Yogurt, it turns out, might not just be good for you from a nutritional point of view. In fact, engineered yogurt bacteria could make spotting cancer as easy as taking a pregnancy test.
Technology Review reports that a team of researchers from MIT is developing an engineered yogurt which includes synthetic molecules that interact with colorectal cancer cells. The long molecules are broken down into smaller pieces by enzymes produced by the cancer, and subsequently excreted by the body via the kidneys.
But the team has also developed a paper test—a bit like a pregnancy test—that identifies the presence of the broken-down molecules in a human's urine. Bingo: cancer identification, with only a healthy breakfast and a visit to the bathroom required.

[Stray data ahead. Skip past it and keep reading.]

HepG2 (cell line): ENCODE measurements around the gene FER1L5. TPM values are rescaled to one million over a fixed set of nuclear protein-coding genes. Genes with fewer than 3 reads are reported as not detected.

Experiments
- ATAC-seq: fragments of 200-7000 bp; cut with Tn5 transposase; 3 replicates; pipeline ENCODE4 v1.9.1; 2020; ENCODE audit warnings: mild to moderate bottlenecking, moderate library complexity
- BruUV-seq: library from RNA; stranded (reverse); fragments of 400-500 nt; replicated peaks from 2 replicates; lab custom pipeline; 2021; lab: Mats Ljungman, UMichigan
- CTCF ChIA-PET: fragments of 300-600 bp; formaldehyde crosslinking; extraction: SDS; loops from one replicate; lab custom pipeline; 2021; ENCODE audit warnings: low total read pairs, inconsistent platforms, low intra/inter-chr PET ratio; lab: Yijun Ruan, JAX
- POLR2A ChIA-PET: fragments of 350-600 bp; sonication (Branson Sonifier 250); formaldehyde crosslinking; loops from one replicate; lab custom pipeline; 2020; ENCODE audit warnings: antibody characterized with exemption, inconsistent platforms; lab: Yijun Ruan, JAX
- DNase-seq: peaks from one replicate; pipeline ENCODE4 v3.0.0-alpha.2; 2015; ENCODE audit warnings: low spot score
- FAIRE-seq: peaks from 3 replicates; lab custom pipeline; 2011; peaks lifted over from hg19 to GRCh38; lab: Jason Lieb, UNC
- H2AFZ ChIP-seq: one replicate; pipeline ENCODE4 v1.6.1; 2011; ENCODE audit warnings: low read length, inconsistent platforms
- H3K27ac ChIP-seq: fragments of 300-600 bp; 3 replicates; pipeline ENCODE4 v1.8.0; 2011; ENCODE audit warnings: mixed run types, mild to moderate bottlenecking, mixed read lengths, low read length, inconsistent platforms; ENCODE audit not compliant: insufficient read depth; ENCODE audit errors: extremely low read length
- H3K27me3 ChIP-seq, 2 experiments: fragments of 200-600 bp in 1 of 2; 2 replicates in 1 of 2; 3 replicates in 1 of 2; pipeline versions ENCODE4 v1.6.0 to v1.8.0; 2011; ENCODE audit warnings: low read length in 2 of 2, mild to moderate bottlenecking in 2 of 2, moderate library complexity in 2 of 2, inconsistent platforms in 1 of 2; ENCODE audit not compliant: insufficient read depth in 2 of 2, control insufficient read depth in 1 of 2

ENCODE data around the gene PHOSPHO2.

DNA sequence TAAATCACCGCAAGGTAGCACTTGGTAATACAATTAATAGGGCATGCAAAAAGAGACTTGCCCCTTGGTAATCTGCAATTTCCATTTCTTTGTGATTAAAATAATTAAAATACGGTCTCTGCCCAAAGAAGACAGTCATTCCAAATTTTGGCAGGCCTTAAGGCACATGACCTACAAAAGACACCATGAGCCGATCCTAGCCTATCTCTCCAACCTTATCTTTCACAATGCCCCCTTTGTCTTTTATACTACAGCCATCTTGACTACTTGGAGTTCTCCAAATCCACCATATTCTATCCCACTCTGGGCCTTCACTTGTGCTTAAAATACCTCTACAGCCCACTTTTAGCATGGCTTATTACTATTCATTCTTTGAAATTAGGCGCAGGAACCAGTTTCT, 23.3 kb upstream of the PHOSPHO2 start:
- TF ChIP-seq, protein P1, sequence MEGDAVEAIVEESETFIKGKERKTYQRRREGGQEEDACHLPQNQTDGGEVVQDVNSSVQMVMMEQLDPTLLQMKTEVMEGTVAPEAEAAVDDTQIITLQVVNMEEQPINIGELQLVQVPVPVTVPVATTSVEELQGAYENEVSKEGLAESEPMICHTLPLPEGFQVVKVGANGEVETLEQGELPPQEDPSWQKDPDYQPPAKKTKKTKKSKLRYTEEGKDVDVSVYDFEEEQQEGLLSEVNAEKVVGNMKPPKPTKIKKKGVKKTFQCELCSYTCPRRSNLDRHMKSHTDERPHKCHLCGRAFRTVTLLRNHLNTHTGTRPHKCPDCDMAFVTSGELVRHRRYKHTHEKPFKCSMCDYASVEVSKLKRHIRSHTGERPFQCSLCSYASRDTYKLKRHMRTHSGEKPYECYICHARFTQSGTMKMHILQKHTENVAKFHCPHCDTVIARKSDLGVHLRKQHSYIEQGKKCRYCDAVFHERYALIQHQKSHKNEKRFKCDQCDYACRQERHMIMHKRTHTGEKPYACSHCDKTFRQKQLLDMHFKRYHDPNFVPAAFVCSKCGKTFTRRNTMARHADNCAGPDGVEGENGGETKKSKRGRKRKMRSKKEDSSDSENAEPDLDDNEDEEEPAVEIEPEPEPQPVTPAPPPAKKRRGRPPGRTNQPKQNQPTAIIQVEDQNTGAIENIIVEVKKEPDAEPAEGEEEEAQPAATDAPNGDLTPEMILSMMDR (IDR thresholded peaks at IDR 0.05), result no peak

So far, the molecules have been injected into mice and shown to work in identifying colorectal cancer and liver fibrosis. The long-term hope is that the technique could reduce the need for colonoscopies—which are both time-consuming and, as anyone's who's had one will know, rather painful. Chocolate froyo, anyone? [Technology Review]
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